Our Opinion: No more games, finish passing bonding bill

Published 5:39 pm Tuesday, March 7, 2023

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A number of years ago, when the Minnesota Legislature passed legislation requiring cities to upgrade their wastewater treatment plants for cleaner water, one thing became clear — Austin would have to revamp/replace its aging plant.

Many cities, including Austin argued that such quick turn put unnecessary financial pressures on communities to fast-track these efforts.

Now, it seems, politics could possibly result in settling more weight on the shoulders of taxpayers, an unfair position to put communities in.

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On Monday night, the Minnesota House passed a $1.9 billion bonding package — $1.5 billion in borrowed money and $393 million in cash — that is going to be put toward infrastructure like wastewater plants.

Austin is now slated for $14.5 million, largely because this year’s package is built on the framework of last year’s failed bonding package that denied Austin that same amount and forced the city’s hand to make up for $8 million in lost revenue related to the plant’s construction.

Over the next four years, Austin will experience rate hikes in sewer fees, with this year being the most at 15%, followed by 10% next year and 7% the following two years.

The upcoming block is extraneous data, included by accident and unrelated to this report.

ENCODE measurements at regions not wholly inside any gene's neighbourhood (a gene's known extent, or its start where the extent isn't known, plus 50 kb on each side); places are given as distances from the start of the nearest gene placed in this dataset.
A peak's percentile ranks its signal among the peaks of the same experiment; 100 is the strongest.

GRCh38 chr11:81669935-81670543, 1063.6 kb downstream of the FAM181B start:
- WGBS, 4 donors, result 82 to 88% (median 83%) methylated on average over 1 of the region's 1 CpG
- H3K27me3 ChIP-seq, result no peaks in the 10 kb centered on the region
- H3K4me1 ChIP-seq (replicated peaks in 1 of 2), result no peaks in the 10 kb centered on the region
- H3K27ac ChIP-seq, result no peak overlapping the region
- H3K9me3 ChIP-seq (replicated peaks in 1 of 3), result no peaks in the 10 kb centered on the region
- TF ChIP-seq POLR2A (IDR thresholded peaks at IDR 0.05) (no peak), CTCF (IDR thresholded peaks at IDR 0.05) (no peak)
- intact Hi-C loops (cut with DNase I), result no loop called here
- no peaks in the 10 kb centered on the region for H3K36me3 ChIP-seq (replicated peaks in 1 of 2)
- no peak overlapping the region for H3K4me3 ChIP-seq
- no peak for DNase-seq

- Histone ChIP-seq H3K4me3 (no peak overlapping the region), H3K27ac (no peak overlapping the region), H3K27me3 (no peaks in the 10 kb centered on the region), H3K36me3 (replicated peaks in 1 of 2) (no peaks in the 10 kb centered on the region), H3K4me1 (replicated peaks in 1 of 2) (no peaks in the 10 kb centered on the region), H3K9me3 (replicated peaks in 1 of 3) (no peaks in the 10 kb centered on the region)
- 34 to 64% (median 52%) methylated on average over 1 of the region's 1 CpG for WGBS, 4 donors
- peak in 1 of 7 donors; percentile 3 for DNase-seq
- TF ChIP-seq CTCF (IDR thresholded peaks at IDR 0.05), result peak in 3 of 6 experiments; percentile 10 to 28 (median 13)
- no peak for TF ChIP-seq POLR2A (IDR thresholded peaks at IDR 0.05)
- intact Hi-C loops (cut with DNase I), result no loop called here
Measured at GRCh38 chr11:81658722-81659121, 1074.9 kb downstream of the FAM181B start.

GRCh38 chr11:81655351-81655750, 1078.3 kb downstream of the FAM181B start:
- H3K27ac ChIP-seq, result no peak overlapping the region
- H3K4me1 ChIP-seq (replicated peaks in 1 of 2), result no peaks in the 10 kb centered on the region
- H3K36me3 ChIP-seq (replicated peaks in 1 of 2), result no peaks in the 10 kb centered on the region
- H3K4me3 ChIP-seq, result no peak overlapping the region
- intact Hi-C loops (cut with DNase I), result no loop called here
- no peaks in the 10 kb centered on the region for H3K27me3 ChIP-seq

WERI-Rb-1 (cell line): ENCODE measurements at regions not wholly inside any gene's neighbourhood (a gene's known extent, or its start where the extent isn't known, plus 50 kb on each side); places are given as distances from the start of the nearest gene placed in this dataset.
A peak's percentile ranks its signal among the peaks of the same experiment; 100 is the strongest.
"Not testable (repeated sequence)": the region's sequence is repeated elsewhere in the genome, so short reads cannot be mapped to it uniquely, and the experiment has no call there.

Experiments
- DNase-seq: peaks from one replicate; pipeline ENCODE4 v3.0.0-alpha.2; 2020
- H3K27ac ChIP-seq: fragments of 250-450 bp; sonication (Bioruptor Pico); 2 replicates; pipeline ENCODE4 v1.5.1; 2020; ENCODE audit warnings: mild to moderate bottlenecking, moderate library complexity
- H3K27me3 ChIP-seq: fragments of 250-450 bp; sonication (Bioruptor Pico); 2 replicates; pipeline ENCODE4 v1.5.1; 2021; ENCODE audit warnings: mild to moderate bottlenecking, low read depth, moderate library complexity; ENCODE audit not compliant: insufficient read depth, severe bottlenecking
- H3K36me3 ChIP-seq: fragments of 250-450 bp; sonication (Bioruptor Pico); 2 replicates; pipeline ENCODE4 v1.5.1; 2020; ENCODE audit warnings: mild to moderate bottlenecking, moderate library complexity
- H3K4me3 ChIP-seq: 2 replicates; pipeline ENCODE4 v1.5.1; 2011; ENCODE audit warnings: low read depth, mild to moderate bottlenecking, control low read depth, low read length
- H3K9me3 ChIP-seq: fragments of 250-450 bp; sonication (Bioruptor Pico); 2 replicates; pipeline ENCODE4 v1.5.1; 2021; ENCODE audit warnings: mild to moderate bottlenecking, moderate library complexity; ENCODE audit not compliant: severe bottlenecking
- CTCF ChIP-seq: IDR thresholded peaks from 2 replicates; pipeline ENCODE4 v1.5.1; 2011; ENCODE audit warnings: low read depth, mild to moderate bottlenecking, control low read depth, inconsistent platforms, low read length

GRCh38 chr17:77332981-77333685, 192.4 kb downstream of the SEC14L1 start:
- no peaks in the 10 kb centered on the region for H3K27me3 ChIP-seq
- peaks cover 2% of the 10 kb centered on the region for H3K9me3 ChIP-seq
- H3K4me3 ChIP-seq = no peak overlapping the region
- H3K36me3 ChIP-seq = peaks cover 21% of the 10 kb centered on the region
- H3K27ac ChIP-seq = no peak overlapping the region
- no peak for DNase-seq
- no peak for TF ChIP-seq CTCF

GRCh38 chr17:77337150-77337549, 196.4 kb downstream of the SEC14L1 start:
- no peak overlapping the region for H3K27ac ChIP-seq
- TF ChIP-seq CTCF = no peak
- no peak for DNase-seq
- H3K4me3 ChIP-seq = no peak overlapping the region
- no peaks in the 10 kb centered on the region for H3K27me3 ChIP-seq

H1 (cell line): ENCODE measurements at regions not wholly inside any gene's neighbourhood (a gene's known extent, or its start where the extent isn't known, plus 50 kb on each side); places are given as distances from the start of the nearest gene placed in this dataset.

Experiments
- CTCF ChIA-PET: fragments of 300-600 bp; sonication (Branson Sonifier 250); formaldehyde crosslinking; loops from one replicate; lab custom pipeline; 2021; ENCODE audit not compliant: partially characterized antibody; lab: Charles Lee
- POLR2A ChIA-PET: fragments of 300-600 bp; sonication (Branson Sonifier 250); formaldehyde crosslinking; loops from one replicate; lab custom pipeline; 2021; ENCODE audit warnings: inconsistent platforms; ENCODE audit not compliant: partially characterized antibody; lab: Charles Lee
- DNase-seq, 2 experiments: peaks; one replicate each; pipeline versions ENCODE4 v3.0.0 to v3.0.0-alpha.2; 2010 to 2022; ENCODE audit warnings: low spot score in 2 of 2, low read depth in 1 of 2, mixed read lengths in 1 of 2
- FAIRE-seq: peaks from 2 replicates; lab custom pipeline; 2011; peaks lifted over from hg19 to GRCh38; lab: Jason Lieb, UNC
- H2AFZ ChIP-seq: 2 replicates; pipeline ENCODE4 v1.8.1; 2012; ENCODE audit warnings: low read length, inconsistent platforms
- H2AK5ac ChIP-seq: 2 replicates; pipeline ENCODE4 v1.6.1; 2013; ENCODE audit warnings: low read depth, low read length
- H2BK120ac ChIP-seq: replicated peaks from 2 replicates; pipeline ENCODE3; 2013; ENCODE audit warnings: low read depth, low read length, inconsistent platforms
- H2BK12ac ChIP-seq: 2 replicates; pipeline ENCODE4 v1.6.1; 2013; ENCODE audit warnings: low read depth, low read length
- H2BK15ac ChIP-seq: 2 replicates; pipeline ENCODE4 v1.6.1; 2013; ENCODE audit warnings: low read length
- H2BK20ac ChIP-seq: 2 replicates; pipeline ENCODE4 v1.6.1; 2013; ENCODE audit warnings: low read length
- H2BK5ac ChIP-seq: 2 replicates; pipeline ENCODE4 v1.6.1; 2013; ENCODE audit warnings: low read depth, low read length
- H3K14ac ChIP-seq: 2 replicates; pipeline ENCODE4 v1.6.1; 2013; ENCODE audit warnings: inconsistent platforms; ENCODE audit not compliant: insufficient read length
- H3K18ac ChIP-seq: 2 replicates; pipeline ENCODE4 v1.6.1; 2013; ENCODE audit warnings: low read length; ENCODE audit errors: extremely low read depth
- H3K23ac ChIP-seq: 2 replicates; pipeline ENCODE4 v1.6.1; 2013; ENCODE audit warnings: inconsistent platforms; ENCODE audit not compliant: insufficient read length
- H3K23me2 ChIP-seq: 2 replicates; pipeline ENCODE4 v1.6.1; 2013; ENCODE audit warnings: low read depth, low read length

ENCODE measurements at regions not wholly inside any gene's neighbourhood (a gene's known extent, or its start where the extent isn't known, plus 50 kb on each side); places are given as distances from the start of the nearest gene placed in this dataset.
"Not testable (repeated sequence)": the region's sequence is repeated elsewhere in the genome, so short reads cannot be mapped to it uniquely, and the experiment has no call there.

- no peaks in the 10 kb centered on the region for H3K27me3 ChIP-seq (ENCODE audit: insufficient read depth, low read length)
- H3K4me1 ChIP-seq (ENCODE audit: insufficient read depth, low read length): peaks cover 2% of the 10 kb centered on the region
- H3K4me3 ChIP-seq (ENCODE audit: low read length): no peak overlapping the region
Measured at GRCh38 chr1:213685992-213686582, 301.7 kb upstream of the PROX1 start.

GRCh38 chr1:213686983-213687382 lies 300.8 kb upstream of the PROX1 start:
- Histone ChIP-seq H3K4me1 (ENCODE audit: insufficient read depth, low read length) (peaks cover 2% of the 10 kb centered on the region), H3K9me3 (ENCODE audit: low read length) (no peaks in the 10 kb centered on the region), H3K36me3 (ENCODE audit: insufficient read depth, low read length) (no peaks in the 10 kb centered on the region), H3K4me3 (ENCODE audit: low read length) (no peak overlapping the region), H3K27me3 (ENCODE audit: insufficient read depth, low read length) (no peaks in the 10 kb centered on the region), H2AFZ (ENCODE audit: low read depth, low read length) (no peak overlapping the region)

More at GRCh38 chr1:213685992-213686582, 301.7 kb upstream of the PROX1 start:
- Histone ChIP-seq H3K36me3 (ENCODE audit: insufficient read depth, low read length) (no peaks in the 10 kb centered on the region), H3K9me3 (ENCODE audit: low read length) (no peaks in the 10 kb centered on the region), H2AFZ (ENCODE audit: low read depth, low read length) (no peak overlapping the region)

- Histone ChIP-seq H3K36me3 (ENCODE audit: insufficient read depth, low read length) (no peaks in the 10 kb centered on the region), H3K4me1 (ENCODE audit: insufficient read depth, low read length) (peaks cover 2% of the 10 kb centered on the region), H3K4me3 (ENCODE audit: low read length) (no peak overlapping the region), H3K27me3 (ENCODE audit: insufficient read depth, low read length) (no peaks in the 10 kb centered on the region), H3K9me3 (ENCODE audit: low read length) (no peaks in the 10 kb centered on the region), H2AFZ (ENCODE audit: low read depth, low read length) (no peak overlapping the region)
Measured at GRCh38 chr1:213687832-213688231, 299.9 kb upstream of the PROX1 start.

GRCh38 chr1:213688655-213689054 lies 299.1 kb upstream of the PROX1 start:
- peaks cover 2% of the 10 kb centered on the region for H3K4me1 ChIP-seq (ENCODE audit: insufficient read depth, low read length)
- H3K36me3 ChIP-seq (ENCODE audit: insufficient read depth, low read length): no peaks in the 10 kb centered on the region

Luckily, the House received bipartisan support to pass this year’s bill, including Rep. Patrica Mueller (R-23B), however, the Senate doesn’t look as primed to pass the bill, with some Republicans signaling that bill could be stalled if tax relief, using the nearly $18 billion state surplus, isn’t included.

Meanwhile, Democrats have in turn signaled that if it is held up, then more projects could be added and paid for just out of the surplus.

For context, the last bonding bill that was passed was 2020. Because of political wrangling the last two years, there has been no bonding bill. Meanwhile, projects like Austin’s wastewater treatment plant aren’t getting any cheaper. What was once seen as a $78 million estimated project toward the beginning is now sitting at $105 million.

Simply put, communities can’t afford to wait as politics continues to play the same tired game.

At the end of the day, there is greater potential for those increased dollar amounts to continue to fall on taxpayers.

Infrastructure will not fix itself and as politicians continue to argue for fixing our aging infrastructure, it makes sense that they do as much as possible to insure that money gets in the hands of the communities that need that money, rather than to continue to burden them with uncertainty and financial stresses.